Rose Mooney

Rose Mooney played the harp. But what kind of harp did she play? It certainly was not the modern orchestral pedal harp! But neither was it the modern neo-Irish harp or lever-harp.

The type of harp she played is nowadays referred to as the "early Irish harp". With a soundbox typically carved from a single block of willow wood, and strings of brass wire, it has a unique sound - rich, resonant and sustaining - quite different to what most people expect from a harp. Though the original tradition was to play with long fingernails, Rose followed 18th century practice in playing with the tips of her fingers for a softer sound. The long resonance of the strings is individually stopped with the fingertips in a complex and difficult playing technique. The early Irish harp was played in Scotland and Ireland from over 1000 years ago but died out in the 19th century. Recently there has been a revival, using replica historic instruments to play the old repertory.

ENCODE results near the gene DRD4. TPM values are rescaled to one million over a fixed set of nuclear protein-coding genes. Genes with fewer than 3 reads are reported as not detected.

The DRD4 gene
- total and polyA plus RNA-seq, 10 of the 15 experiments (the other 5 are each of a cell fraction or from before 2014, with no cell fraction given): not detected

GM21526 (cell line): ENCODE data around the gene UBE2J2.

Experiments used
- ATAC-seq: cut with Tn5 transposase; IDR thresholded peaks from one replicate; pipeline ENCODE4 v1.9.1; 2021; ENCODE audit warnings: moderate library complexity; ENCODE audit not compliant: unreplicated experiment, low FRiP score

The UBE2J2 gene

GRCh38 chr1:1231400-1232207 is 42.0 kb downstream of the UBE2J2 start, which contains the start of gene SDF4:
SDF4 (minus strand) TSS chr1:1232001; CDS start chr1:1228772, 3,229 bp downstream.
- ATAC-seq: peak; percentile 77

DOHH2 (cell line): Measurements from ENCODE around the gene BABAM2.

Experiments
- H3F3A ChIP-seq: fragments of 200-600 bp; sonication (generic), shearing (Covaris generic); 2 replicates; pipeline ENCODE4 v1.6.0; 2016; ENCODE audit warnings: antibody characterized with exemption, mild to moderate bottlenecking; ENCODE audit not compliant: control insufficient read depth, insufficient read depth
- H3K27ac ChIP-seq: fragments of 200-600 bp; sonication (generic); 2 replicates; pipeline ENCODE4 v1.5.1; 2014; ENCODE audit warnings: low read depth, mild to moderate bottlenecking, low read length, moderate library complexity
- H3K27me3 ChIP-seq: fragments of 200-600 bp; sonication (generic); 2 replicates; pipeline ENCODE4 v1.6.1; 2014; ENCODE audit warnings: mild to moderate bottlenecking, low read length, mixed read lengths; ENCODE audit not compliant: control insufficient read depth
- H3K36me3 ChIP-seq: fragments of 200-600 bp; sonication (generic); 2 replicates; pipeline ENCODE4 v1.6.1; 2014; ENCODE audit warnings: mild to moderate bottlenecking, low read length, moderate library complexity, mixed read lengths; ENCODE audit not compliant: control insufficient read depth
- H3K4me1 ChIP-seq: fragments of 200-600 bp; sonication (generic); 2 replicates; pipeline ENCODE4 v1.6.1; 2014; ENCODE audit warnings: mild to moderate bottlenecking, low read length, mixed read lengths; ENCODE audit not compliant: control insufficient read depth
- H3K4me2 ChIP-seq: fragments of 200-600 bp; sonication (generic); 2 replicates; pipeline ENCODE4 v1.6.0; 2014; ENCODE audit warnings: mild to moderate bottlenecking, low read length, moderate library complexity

An 18th century harp preserved in the National Museum of Ireland, matches a description of Rose Mooney's harp:

Rose Mooney's harp

Rose Mooney's harp

Kept at the National Museum of Ireland, Collins barracks, Dublin, Ireland.

"High Headed" design;
33 strings, longest c. 104cm

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